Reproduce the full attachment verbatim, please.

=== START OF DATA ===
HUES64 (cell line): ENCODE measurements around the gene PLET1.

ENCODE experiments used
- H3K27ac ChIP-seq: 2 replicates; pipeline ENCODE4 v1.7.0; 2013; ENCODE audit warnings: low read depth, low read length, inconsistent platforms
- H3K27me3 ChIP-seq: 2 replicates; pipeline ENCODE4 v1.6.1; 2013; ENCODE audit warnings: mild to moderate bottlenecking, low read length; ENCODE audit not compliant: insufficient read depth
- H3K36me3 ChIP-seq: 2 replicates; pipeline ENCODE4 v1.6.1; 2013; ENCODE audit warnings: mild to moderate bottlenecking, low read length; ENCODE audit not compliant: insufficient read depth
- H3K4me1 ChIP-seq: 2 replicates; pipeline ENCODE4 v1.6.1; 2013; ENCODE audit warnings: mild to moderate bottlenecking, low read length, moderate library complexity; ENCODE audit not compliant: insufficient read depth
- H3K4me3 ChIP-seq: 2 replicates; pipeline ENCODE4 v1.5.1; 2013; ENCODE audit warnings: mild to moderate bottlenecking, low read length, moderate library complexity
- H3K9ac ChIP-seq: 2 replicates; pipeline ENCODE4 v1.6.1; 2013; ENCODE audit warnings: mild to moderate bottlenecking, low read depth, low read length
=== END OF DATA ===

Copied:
HUES64 (cell line): ENCODE measurements around the gene PLET1.

ENCODE experiments used
- H3K27ac ChIP-seq: 2 replicates; pipeline ENCODE4 v1.7.0; 2013; ENCODE audit warnings: low read depth, low read length, inconsistent platforms
- H3K27me3 ChIP-seq: 2 replicates; pipeline ENCODE4 v1.6.1; 2013; ENCODE audit warnings: mild to moderate bottlenecking, low read length; ENCODE audit not compliant: insufficient read depth
- H3K36me3 ChIP-seq: 2 replicates; pipeline ENCODE4 v1.6.1; 2013; ENCODE audit warnings: mild to moderate bottlenecking, low read length; ENCODE audit not compliant: insufficient read depth
- H3K4me1 ChIP-seq: 2 replicates; pipeline ENCODE4 v1.6.1; 2013; ENCODE audit warnings: mild to moderate bottlenecking, low read length, moderate library complexity; ENCODE audit not compliant: insufficient read depth
- H3K4me3 ChIP-seq: 2 replicates; pipeline ENCODE4 v1.5.1; 2013; ENCODE audit warnings: mild to moderate bottlenecking, low read length, moderate library complexity
- H3K9ac ChIP-seq: 2 replicates; pipeline ENCODE4 v1.6.1; 2013; ENCODE audit warnings: mild to moderate bottlenecking, low read depth, low read length